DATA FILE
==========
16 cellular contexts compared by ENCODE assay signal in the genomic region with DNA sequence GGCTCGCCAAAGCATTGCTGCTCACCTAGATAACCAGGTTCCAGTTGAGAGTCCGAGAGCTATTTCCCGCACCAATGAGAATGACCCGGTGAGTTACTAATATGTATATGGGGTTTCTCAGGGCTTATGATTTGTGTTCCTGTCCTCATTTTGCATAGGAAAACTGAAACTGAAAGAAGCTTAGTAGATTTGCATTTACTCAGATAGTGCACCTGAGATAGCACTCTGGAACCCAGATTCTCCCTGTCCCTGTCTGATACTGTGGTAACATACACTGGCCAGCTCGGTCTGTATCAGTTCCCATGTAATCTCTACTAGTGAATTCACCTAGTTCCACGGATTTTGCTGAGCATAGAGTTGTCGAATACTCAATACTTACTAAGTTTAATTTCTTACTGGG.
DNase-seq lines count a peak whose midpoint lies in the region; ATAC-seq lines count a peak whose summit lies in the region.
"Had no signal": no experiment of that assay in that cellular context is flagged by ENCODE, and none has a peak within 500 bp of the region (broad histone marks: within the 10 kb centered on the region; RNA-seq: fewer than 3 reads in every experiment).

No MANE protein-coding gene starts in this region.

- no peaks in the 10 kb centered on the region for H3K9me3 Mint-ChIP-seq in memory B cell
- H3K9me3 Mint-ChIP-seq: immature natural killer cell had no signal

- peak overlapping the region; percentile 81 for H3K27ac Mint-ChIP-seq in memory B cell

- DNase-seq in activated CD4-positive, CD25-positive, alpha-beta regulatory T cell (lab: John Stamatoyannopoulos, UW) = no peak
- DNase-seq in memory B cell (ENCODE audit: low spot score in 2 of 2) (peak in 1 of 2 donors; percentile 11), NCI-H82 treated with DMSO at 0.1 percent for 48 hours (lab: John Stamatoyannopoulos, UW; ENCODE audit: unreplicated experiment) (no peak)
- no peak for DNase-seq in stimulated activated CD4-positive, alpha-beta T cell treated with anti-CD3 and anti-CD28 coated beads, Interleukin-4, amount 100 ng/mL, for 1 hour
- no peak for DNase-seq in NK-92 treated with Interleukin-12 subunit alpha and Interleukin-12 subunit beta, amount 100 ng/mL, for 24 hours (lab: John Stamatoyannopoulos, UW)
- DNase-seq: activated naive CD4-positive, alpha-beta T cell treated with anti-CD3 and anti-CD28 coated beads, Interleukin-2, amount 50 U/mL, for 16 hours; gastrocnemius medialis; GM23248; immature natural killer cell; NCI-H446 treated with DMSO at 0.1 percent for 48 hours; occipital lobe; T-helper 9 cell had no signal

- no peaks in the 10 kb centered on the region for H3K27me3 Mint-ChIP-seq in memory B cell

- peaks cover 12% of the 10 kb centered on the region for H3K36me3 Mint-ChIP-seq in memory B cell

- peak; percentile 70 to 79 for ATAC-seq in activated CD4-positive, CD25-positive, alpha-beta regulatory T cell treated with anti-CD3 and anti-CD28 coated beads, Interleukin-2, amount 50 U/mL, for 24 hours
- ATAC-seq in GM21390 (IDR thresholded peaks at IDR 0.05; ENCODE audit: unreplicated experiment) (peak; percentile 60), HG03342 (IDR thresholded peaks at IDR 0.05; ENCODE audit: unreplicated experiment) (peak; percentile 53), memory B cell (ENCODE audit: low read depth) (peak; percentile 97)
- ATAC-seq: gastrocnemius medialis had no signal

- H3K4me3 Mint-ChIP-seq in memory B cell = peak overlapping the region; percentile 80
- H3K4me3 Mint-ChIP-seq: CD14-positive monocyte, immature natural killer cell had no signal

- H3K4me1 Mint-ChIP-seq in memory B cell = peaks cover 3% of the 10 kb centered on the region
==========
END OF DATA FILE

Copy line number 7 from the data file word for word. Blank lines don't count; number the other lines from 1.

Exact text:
- peak overlapping the region; percentile 81 for H3K27ac Mint-ChIP-seq in memory B cell